Speaking of our Capitol City, Dan Bauman in the Pioneer Press reports, “Fourteen students in the St. Paul School District have been charged this year with assault of a school official, according to data from the Ramsey County Attorney’s Office. In total, the County Attorney has charged 26 students this year who attended school in Ramsey County with the same offense. … Since 2000, 578 cases have been brought against minors in Minnesota using the school-specific assault charge. Of that total, 171 cases, 29.6 percent, were filed in Ramsey County. Across the river, the Hennepin County Attorney’s Office has brought 109 cases, or 18.9 percent of the total, under the same charge.”
Also in St. Paul: You steal a cop’s ride and you get probation. Elizabeth Mohr reports in the Pioneer Press, “A man who stole a St. Paul police officer’s patrol bike in August has been sentenced to probation. Devin Lamont Fitzgerald, 19, of St. Paul pleaded guilty to one count of felony theft, and a second was dismissed at sentencing last week. … When stopped by another officer near West Seventh Street and St. Clair Avenue, Fitzgerald said he’d borrowed the $1,500 bike to ride to work, the charges said.”
If not the butler, it’s always the “love interest.” Stribber Paul Walsh says, “An arrest has been made in Costa Rica in the stabbing death of a Minnesota native and University of St. Thomas graduate who arranged medical missions in the region, according to news reports from that Central American nation that pointed to a romantic connection between the victim and the suspect. Sondra Lynn Elizondo, 45, was visiting the Costa Rican capital of San Jose for business when police found her body on Dec. 9 in a hotel room, university officials said last week. … The man, whose identity has yet to be released, had with him items belonging to Elizondo, the report continued.”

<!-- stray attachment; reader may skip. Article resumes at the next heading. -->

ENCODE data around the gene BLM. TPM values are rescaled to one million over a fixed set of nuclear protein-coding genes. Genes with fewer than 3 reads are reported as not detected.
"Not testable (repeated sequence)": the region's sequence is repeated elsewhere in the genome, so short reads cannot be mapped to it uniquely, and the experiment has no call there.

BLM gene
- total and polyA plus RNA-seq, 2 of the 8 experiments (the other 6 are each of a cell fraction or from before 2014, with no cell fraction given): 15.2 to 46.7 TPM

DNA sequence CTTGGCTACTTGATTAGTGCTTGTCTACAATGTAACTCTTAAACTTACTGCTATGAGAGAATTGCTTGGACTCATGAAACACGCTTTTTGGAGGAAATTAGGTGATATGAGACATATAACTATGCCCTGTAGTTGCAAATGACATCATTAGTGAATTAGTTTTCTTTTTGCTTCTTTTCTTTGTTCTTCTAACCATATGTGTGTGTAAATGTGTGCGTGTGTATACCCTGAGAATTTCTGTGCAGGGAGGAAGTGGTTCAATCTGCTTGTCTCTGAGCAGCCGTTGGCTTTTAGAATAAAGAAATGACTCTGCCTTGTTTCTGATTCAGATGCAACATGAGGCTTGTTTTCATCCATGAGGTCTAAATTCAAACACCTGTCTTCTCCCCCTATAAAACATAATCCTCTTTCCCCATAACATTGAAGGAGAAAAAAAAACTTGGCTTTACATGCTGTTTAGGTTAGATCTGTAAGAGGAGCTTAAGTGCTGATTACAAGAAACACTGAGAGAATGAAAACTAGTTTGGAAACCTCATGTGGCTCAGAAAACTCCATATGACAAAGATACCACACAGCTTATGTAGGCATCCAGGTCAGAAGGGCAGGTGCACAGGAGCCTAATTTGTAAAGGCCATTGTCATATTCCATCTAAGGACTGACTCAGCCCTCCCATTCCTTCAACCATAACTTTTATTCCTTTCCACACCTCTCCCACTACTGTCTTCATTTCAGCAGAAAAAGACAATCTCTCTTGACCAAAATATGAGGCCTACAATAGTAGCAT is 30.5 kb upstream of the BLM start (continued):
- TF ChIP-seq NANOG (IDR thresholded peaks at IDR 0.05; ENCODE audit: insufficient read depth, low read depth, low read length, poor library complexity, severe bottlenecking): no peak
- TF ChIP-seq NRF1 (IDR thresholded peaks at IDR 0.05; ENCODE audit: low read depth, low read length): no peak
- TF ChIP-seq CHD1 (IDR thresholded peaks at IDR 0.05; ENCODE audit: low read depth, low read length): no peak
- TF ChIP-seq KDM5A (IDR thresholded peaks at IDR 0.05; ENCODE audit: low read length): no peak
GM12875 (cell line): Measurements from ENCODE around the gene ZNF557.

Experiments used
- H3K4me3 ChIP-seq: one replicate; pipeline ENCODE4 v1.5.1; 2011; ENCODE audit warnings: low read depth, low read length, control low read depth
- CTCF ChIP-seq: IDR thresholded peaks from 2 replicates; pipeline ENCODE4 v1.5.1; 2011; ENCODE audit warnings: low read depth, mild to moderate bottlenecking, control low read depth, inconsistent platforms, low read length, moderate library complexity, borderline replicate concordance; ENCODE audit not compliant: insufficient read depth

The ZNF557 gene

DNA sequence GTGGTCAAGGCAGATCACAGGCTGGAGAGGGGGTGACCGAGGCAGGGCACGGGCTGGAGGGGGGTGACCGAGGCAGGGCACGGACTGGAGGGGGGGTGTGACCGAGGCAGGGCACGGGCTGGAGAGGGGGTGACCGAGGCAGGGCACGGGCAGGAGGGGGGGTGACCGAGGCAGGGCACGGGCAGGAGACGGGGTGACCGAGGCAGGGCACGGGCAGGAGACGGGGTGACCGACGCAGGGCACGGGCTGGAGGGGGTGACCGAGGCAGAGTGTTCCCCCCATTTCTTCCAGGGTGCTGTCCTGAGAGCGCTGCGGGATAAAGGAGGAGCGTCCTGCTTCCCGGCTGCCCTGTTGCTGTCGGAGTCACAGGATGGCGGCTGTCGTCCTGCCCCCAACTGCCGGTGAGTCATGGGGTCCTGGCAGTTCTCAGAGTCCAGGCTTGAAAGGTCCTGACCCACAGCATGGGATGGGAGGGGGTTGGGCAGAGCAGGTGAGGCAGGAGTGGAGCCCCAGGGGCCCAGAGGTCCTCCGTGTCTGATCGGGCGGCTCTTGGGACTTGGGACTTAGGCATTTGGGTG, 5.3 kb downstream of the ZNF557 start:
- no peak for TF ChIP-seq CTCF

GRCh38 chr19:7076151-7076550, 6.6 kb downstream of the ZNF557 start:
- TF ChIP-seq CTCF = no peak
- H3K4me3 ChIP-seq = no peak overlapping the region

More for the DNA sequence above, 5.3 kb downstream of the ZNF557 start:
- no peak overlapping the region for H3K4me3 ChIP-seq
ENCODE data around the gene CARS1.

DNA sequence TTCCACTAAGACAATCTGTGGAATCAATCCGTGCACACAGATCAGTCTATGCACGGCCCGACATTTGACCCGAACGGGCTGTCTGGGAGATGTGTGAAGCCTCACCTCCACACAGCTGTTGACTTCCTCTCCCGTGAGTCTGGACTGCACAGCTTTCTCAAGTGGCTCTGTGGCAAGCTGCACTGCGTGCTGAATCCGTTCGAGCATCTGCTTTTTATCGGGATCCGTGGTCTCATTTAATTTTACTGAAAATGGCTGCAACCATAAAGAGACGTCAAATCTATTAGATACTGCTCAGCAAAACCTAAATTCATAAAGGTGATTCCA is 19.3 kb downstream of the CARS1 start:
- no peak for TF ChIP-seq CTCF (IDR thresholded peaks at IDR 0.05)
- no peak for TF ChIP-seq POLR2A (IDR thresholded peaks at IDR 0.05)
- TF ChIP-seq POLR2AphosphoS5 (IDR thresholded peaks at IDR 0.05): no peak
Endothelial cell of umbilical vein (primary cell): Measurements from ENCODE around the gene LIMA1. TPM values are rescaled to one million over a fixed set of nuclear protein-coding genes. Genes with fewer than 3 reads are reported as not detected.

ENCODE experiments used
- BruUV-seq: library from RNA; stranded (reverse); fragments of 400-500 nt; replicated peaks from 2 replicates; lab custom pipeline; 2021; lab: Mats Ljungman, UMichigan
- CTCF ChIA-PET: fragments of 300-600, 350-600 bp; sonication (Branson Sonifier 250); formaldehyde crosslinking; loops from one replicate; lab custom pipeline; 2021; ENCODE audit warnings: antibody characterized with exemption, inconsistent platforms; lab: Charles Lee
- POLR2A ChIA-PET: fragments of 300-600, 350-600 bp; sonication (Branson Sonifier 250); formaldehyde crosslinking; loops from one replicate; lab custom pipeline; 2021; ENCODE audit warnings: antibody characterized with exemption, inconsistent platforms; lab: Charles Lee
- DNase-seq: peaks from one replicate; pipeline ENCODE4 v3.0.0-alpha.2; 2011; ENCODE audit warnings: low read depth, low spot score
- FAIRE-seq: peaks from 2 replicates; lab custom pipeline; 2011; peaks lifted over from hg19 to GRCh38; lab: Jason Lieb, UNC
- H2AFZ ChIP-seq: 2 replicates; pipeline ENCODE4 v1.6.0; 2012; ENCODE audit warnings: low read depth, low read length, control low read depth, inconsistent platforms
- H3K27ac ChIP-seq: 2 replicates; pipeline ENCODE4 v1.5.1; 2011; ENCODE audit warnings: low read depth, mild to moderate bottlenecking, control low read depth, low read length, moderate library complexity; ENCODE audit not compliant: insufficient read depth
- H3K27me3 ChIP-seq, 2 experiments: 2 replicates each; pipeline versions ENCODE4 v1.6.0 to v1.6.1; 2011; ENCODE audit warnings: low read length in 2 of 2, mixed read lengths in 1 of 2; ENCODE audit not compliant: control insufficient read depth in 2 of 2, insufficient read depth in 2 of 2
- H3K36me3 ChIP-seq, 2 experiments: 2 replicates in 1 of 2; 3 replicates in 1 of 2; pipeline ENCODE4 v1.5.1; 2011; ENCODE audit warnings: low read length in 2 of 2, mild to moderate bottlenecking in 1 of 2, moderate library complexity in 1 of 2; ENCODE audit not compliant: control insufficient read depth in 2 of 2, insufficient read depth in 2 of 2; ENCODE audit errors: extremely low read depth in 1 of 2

Elizabeth Dunbar for MPR writes, “More solar energy is coming to the University Avenue light rail corridor in St. Paul. Next year, Innovative Power Systems will install solar panels on four commercial building rooftops in the area, thanks to a $1.9 million grant from Xcel Energy. The trains use a lot of electricity. But once the new panels are installed, solar power will make up 17 percent of the light rail’s annual electricity use.”
Says Matt Sepic for MPR, “The Minnesota Twins are installing additional netting at Target Field to protect fans from foul balls and flying bats. The nets will be seven feet tall and run along the first- and third-base dugouts. Matt Hoy, the Twins’ senior vice president of operations, said Target Field’s lower level seats are closer to the plate than in any other Major League stadium, and fan safety is a priority.” Maybe, just maybe, if they watched the game instead of their cellphone screens there wouldn’t be a problem.